As I mentioned in my last post, my physical health has been somewhat of a problem since the beginning of this year. Abdominal pain led to pancreatitis which led to hospitalization and, since I was discharged from hospital, a mysterious abdominal pain that has zapped me of my strength, energy and motivation. In fact, it left me a doubled-over-in-pain, nauseous, vomiting wreck of a human being – and all I wanted to know was what was wrong with me. So last week, after numerous consultations with my GP, I was sent for a scan.
The scan took two hours. Two – tediously boring – hours! First of all I had to force myself to drink nearly a litre and a half of water. I don’t know why I had to consume so much liquid, this was never explained to me, it was just brought out to me and I was asked to drink it as quickly as possible. After making myself feel quite nauseous I was summoned into the scanning room where, after changing into a nifty hospital gown, I was laid on the CT scanner and was told I would need a canulla inserted in order to pump me full of the radioactive contrast medication that enables the scan to be viewed more clearly. This isn’t a problem if you have strong veins…but I don’t. After a gloriously failed (incredibly painful) attempt, the man summoned in his superior who would hopefully have better luck. They didn’t. So they decided (thankfully) to run the scan without the medication. Alas, this didn’t work, so they tried again to install a canulla into my quivering body. This time they wheeled in the ultrasound lady to try to locate my veins through technology. Two further (extremely painful) attempts later they finally managed to get the wee medical equipment into my vein and we were good to go. As the scanner man said “it took forty-five minutes to do something that should have been done in five”. At least the scan itself took only a couple of minutes.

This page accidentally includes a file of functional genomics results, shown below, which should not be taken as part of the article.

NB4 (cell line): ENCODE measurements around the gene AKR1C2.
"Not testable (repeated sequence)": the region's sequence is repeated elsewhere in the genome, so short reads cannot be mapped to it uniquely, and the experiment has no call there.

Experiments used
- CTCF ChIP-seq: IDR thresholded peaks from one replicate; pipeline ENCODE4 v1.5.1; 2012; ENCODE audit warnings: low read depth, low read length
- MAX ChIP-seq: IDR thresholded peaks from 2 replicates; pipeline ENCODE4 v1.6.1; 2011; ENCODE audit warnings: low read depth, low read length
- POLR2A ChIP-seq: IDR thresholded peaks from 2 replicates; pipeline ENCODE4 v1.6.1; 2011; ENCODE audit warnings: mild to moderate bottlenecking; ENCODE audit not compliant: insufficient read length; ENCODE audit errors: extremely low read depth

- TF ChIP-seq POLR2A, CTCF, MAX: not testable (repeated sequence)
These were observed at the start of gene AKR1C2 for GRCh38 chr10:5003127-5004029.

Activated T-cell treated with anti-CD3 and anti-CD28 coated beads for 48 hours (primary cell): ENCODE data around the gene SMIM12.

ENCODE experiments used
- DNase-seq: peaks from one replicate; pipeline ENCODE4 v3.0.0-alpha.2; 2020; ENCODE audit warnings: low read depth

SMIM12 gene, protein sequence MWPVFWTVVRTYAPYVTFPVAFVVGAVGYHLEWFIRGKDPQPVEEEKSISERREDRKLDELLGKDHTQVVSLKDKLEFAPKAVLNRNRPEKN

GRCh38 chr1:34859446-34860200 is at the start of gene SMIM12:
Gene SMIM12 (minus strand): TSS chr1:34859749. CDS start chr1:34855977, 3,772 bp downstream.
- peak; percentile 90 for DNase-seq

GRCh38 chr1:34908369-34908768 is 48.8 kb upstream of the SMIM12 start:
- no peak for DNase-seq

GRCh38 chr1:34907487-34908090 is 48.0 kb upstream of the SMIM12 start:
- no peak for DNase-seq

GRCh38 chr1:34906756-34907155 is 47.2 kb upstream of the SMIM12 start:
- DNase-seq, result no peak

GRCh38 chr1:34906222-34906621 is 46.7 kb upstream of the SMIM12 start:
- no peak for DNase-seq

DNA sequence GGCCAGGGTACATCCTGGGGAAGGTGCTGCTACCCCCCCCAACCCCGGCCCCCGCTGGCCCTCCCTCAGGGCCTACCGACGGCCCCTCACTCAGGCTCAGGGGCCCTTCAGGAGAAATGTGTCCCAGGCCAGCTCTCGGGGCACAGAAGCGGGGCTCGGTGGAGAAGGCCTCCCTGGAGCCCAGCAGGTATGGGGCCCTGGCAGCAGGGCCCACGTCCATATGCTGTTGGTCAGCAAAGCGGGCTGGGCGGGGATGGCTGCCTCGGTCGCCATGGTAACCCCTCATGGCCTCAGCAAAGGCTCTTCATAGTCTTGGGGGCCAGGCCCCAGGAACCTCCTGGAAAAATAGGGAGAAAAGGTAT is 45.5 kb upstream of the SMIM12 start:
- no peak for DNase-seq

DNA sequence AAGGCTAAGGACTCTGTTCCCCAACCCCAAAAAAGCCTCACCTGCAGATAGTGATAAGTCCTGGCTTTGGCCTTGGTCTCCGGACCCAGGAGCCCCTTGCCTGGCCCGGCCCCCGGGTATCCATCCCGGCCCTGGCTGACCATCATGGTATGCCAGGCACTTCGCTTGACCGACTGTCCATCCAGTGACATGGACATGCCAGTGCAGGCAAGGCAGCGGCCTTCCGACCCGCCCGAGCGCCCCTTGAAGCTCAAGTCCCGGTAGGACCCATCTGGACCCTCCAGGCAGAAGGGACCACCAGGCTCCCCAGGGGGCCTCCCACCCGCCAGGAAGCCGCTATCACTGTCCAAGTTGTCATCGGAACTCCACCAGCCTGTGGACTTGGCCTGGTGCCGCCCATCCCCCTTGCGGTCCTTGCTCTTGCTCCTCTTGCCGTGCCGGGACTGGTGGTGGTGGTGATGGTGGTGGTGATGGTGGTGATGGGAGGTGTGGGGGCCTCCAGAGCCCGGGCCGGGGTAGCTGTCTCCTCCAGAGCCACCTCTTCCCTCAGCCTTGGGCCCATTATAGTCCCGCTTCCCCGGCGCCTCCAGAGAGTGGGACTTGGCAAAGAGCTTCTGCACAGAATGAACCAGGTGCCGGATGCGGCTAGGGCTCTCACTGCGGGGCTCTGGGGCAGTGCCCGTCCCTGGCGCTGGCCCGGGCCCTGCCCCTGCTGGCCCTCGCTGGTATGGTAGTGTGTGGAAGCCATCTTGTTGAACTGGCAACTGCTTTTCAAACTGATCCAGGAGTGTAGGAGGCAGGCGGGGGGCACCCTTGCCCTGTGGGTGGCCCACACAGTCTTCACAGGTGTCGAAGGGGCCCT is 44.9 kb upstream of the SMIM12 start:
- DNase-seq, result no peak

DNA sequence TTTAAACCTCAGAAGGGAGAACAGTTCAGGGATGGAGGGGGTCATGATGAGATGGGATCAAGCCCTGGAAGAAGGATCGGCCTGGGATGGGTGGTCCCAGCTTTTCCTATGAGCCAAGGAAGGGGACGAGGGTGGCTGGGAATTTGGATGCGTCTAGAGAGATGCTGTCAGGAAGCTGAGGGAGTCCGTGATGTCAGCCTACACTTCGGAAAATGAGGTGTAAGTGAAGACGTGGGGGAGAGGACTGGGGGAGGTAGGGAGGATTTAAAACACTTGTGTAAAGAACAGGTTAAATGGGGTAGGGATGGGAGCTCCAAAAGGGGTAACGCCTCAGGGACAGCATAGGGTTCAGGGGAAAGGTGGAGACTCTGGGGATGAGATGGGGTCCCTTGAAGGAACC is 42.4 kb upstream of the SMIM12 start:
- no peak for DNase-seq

The wait for the scan result, however, was seven days of anxiety inducing madness. As each day clicked over my mind flooded with all sorts of possibilities that could be causing this (at times) excruciating abdominal pain; could it be pancreatic cancer? Maybe it’s stomach cancer? Or an ulcer? Maybe it’s several ulcers all conjoining to create the world’s most grotesque stomach growth?
I have hypochondriac tendencies.
It’s not fun!
But after seven days of waiting I finally got the results of the scan yesterday. Apparently what is causing the pain is a 4x7cm cyst that has nestled itself into my pancreas and is happily doing whatever cysts do, much to the chagrin of its host. The GP said this might require surgery (which I’m not too keen on) but because the pain has subsided slightly over the last few days, he hasn’t referred me to the surgeon’s knife just yet. He’s going to monitor me over the coming weeks and, in a couple of months time will send me for another scan (which I’m not too keen on given the canulla nightmare of my recent scan) to see what the cyst is getting up to.
Strangely enough I’m not too fussed about having a cyst. It’s a little disconcerting (especially given its size) but it’s wonderful to know that there is an actual cause of the pain and that it’s not just some depression/anxiety induced psychosomatic symptom. It’s also wonderful to have a doctor that seems to genuinely care about what I’m going through. He really has been fantastic over the last several weeks, putting up with all sorts of paranoia, hypochondria and anxiety from this most stressed out of individuals.
In fact, it’s safe to say that I have never in my life felt this ill (even when I had glandular fever, which is the closest comparison to my current woes). And when I feel ill, I don’t function well mentally. My mood turns sour, depression creeps in and life becomes bleak and unenjoyable. So hopefully, as time ticks on, and my physical health improves, I will find my mental health improving alongside it.
For I really am completely over hospitals, canullas and abdominal pain. Although I do quite like the gowns, as they show off my cute wee behind! :p